The Real Lowdown: The Trump and Congressional Republican Assault on Our Environment, Vol. 23
Scientists warn that the world is already experiencing the effects of climate change as Trump officially withdraws from the Paris Agreement.
In his first seven months, President Trump has done just about everything imaginable to try to roll back, reduce, and ridicule actions to address climate change.
But reality—for a former reality TV star—bites.
This past week, two major scientific reports have sounded the warning bell with a fire and fury of urgency and facts that climate change is dramatically underway.
An international study led by the National Oceanic and Atmospheric Administration reported that 2016 marked the third consecutive year of record-breaking temperatures for the earth—the hottest in 137 years of recordkeeping.
Just three days earlier, on August 7, the New York Times published a draft U.S. interagency climate change report showing how dire is the threat of climate change. The report, awaiting approval by the Trump administration, notes, “Many lines of evidence demonstrate that human activities, especially emissions of greenhouse (heat-trapping) gases, are primarily responsible for recent observed climate change.”
The question now is, what will Trump do? He once tweeted that climate change was a hoax cooked up by the Chinese. But how much longer can he avoid his duty to protect Americans from the the central environmental threat of our time, climate change?
Setback on HFCs
One opportunity for him to show leadership is to address heat-trapping gases called hydrofluorocarbons, or HFCs. On August 8, a divided panel of U.S. Court of Appeals for the D.C. Circuit voted 2 to 1 to toss out a 2015 Environmental Protection Agency ban on certain HFCs. The decision scrambles an array of industries’ plans to transition to climate-friendlier alternatives to HFCs in compliance with approaching deadlines. But it may not be the last word, says David Doniger, director of the Climate & Clean Air program at NRDC.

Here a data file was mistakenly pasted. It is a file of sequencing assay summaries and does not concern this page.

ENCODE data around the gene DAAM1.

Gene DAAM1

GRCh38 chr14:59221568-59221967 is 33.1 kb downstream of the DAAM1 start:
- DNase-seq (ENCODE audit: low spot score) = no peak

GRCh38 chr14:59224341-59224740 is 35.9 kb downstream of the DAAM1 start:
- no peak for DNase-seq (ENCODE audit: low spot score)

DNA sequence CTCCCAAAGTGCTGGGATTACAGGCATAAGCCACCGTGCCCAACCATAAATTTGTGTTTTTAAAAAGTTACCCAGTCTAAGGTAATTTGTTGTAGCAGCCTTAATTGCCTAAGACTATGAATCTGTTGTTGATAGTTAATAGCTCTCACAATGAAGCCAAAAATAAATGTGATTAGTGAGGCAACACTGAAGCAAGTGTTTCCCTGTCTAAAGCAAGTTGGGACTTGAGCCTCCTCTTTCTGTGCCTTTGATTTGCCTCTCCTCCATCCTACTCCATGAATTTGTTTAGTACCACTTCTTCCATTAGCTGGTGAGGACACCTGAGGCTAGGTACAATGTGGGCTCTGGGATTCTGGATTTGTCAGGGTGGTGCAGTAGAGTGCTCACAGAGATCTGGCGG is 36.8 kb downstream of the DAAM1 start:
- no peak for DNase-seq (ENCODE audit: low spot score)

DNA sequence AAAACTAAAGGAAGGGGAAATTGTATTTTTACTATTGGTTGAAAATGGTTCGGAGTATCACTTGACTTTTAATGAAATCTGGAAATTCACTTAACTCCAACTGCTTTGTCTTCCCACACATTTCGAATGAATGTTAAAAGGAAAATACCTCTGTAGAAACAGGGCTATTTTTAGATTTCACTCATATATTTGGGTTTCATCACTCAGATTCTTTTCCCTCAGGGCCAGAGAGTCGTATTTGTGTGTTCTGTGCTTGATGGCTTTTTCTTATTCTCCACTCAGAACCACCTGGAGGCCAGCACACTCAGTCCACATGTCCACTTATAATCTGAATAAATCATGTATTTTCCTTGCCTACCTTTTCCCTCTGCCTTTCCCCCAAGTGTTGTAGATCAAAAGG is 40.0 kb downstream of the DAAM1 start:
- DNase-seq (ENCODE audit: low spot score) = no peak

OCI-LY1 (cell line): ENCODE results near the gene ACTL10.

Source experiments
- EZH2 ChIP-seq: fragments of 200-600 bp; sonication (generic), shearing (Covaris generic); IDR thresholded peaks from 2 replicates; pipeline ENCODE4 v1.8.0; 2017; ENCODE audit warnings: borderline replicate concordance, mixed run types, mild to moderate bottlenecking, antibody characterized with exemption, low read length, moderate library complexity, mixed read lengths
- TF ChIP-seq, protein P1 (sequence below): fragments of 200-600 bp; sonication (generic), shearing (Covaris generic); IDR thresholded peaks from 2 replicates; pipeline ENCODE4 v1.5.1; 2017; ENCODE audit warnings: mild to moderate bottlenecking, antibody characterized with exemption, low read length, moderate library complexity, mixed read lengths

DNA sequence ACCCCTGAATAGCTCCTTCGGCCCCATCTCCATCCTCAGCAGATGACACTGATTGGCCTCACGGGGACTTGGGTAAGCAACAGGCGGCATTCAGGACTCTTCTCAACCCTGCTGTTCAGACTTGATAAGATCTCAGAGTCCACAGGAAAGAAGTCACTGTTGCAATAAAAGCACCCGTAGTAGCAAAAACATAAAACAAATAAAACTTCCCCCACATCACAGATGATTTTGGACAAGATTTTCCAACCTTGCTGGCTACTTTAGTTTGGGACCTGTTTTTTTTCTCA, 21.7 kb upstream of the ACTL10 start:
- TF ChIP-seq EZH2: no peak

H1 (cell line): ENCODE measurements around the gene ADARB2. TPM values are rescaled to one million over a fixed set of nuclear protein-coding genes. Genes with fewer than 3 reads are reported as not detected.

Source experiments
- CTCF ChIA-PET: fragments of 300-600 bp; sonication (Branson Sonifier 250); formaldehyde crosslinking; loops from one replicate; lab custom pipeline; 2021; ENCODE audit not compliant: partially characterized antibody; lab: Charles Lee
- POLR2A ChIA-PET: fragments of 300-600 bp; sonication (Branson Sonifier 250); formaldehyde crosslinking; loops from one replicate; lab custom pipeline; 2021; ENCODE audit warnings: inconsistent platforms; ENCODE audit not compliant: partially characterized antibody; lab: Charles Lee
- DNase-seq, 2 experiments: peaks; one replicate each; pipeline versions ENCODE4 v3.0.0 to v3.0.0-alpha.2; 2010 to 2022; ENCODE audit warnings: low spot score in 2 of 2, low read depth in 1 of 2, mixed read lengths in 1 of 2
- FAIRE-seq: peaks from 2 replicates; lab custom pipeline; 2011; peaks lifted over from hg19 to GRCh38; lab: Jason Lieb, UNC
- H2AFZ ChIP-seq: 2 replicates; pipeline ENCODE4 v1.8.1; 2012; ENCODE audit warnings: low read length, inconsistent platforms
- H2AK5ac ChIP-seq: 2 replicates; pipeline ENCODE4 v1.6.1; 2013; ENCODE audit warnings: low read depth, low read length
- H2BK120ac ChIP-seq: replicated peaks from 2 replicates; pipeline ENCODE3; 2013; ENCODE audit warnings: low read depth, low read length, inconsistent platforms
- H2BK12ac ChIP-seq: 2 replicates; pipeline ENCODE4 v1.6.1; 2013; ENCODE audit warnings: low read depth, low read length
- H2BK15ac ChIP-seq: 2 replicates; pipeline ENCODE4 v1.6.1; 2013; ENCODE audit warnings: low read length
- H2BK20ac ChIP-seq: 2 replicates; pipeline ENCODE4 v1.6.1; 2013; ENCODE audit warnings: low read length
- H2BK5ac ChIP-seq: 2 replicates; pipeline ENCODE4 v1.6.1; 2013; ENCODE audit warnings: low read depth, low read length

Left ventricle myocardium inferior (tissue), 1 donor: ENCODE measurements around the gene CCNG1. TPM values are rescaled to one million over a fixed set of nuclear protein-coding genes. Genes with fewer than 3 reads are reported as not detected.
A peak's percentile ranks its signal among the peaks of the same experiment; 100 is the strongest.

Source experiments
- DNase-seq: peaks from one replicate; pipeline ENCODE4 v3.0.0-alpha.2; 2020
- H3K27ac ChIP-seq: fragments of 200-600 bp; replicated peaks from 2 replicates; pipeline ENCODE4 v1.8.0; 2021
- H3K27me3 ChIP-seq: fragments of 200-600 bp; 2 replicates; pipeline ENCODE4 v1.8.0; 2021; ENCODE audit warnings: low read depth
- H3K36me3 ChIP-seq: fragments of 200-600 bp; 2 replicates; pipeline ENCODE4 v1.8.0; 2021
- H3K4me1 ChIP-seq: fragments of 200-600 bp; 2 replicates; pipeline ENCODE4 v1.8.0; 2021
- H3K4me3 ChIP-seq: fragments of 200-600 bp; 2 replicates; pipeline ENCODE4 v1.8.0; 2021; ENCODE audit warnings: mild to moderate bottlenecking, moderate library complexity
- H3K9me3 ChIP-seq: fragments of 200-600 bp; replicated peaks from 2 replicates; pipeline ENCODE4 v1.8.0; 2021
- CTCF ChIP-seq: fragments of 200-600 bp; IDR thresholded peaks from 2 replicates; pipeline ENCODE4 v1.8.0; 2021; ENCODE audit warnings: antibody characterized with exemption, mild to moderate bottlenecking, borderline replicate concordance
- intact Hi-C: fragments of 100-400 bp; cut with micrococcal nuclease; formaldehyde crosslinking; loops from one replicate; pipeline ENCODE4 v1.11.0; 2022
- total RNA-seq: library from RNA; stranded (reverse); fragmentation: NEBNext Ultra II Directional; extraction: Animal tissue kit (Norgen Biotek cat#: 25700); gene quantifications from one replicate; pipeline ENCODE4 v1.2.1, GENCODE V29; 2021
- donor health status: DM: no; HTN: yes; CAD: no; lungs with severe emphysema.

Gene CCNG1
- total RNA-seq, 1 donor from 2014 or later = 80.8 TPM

Trump’s U.S. Environmental Protection Agency defended the HFC rules in court, so the decision is a loss for the administration as well as for the industries investing in less-damaging chemicals—not to mention the planet. The EPA could step up and continue to defend the HFC rules by seeking a rehearing. “We’re hopeful,” Doniger says, “that EPA will do the sensible thing and fight for this important rule.”
Another Hold on CPP Case
Also on August 8, the court of appeals delayed legal action on the EPA’s Clean Power Plan. The court issued its second order holding litigation on the case in abeyance for 60 days. NRDC’s Doniger notes some good news in the order: Two judges on the panel wrote a concurrence that helps “underscore EPA’s legal duty to act on climate,” and the court thus far hasn’t given the EPA the indefinite abeyance it asked for.
Trump Further Isolates Himself on Climate Change